From owner to user: Why consumers want more flexible car access models

| Article

From horse to car and now to multimodal conveyance, personal mobility has reached another inflection point. Today, the future of mobility is shared, multimodal, sustainable, electric, and increasingly connected and autonomous. The importance of having access to a private vehicle, however, has not vanished for most consumers: fewer than 15 percent of current car owners say they would consider replacing their private vehicle entirely with other forms of transport in the next decade. But there is change afoot: the types of vehicles people use and how they use them are changing from traditional asset ownership models to more flexible-access models.

In terms of ownership flexibility, many options are available, from cash purchases to leasing to monthly subscriptions to pay-per-use models. Our findings are based on our regular McKinsey Mobility Consumer Pulse survey that included over 4,000 respondents from France, Germany, and the United Kingdom. Among respondents, 60 percent indicated that they own a car; 80 percent had regular access to one; and fewer than 10 percent leased vehicles.

This article focuses on leasing, which is currently the most commonly used flexible-ownership form and typically involves contracts that run 12 to 36 months. Our study suggests that the leasing model offers consumers many convenient advantages over owning a car outright. For instance, those who lease do not have to worry about selling a used car at the end of the ownership cycle and can take advantage of all-in service packages under leasing contracts. Leasing also allows for monthly financial flexibility.

 A road sign with an icon for an electric car charging station in Germany

Europe’s EV opportunity—and the charging infrastructure needed to meet it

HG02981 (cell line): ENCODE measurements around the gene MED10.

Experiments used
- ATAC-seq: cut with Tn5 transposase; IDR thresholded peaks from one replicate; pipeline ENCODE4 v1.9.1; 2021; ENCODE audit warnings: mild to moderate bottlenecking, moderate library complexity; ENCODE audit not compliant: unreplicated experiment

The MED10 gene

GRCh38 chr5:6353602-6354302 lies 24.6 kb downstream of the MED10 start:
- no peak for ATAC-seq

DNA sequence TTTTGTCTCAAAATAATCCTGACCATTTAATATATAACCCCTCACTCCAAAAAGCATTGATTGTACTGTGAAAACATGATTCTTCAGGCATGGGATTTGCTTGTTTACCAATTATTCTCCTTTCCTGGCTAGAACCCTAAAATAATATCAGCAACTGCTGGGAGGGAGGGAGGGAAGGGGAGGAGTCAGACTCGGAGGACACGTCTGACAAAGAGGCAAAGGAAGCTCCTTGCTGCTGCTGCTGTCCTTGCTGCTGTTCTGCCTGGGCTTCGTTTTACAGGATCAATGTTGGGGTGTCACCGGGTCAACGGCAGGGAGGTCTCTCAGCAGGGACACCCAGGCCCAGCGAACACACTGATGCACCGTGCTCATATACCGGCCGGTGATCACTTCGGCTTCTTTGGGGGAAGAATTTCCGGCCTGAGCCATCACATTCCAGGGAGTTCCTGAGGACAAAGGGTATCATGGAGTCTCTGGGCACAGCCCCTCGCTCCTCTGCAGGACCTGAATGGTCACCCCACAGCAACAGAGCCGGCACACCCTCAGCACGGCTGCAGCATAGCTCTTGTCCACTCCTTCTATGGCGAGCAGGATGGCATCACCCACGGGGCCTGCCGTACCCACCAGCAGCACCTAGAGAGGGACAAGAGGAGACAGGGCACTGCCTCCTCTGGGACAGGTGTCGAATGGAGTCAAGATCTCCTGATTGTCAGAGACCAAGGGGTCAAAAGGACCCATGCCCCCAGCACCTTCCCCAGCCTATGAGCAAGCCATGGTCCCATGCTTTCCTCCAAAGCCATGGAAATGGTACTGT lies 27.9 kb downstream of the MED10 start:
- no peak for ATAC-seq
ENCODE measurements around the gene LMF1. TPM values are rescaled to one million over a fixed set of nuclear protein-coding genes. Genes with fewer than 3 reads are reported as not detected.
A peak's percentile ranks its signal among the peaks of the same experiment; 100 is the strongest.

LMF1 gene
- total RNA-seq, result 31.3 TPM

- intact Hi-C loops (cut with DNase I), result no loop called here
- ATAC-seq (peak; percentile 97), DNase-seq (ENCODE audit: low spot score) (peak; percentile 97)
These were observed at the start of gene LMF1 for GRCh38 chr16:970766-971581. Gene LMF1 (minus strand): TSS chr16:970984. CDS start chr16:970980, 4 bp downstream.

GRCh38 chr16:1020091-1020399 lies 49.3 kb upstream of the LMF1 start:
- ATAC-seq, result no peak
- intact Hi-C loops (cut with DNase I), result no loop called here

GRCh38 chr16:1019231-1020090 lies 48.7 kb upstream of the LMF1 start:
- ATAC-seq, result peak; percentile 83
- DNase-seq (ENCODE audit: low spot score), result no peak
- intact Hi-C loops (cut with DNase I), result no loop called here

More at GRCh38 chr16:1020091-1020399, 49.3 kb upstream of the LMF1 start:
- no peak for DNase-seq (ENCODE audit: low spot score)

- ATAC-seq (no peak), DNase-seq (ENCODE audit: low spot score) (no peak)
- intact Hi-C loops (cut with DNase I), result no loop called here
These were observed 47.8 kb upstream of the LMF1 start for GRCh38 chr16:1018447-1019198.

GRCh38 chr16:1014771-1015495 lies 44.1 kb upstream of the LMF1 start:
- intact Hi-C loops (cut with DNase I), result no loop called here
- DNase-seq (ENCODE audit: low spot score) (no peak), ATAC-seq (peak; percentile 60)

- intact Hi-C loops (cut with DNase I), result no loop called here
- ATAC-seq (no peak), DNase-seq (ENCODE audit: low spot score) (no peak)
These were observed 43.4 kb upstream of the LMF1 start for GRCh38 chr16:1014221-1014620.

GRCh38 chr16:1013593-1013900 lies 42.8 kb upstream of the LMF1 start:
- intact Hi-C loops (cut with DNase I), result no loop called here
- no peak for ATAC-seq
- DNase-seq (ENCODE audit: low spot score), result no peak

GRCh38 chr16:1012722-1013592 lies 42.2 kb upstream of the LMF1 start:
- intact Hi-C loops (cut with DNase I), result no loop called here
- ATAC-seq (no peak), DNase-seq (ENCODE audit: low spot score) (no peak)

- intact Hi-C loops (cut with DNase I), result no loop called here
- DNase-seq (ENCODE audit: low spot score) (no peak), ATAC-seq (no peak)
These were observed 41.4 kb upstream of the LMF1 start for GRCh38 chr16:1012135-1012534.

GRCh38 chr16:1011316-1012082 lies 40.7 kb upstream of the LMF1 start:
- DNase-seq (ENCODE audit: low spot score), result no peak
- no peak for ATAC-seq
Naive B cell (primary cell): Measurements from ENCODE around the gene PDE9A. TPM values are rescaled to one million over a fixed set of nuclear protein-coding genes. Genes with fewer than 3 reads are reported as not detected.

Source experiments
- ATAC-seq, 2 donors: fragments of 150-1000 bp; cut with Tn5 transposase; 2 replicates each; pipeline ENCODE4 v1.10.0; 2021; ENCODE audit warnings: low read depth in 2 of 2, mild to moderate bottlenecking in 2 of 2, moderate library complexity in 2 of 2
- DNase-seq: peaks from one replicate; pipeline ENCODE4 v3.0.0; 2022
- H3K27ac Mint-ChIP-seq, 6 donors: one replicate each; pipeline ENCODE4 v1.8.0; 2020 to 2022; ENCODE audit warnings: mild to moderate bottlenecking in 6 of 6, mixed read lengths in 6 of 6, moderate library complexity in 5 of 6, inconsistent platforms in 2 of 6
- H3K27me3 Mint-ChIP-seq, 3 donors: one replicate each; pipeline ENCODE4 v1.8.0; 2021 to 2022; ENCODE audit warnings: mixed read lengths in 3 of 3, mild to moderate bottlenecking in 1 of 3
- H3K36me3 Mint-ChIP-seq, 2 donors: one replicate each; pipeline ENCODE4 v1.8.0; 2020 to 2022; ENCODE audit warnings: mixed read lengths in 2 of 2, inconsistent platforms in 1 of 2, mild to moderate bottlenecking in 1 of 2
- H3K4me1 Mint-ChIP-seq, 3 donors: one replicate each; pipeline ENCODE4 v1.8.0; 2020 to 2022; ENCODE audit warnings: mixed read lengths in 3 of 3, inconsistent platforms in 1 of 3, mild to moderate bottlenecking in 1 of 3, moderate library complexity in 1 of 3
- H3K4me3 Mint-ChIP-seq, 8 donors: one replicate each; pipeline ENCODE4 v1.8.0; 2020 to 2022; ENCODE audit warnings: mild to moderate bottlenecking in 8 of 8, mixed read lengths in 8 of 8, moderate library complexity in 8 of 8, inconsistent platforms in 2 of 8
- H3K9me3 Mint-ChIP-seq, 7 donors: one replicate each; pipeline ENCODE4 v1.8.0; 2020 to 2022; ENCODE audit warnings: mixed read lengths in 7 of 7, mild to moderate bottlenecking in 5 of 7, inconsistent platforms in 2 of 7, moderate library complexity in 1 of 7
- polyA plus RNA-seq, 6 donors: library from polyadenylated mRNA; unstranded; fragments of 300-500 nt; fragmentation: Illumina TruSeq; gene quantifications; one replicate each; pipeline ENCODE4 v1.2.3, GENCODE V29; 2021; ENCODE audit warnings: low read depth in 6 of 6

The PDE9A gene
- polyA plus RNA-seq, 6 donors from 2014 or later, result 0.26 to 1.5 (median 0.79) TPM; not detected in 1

Consumers value leasing’s flexibility more today but are puzzled by its details

Consumers say they prefer the shift toward more flexible ownership forms like vehicle leasing. For their next vehicle purchase, about twice as many consumers say they would choose leasing over their current ownership situation. This shift comes at the expense of both traditional outright car purchase and credit financing deals.

Although most people are familiar with the concept of leasing, close to 60 percent of consumers in our survey who do not currently lease vehicles could not explain its basic workings to a friend (Exhibit 1). Among consumers who would not choose leasing at their next vehicle purchase, many cite a lack of knowledge about this option as their reason. The other major deterrents were a fear of hidden costs and the financial burden. Even those who already lease lack knowledge about basic leasing features. For instance, nearly a quarter do not know who owns the car or falsely believe they do, and 15 percent of those who lease do not know what the leasing kilometer limit stands for, highlighting the need for education on leasing.

Over half of survey respondents who do not currently lease vehicles are unfamiliar with the concept.

More than 70 percent of respondents do not trust a leasing quote and are worried about hidden charges, so simplicity is key for consumers when it comes to leasing. Nearly 60 percent would value a simple one-page summary about leasing rate composition, associated charges, and key contract details. This marks a clear call to action for leasing providers in the private-vehicle market to make leasing “simply simple” so that flexible vehicle ownership models live up to consumer demands.

Can leasing be the electrification engine for Europe?

The attractiveness of vehicle leasing becomes substantially higher as consumers shift to electric vehicles (EVs). Our results indicate that leasing is about two times more likely to be the ownership preference for consumers who choose an EV over a traditional internal-combustion-engine (ICE) car (Exhibit 2). This may be rooted in people’s uncertainty about technology maturity, battery lifetime, and EV used-car markets. Half of consumers say their next car will be electric, so vehicle leasing can provide a means to reduce adoption barriers and help accelerate the decarbonization of passenger car mobility across Europe.

Owners of battery-electric vehicles are more likely to prefer leasing vehicles than owners of internal-combustion-engine vehicles.

European consumers say they are ready for more flexible car access models, but many remain confused about fundamental offerings such as leases, which seem tailored to handle some of the issues associated with EVs. To overcome this roadblock, finance industry players can launch effective educational programs that simplify the specifics of leasing and explain how it works.

Explore a career with us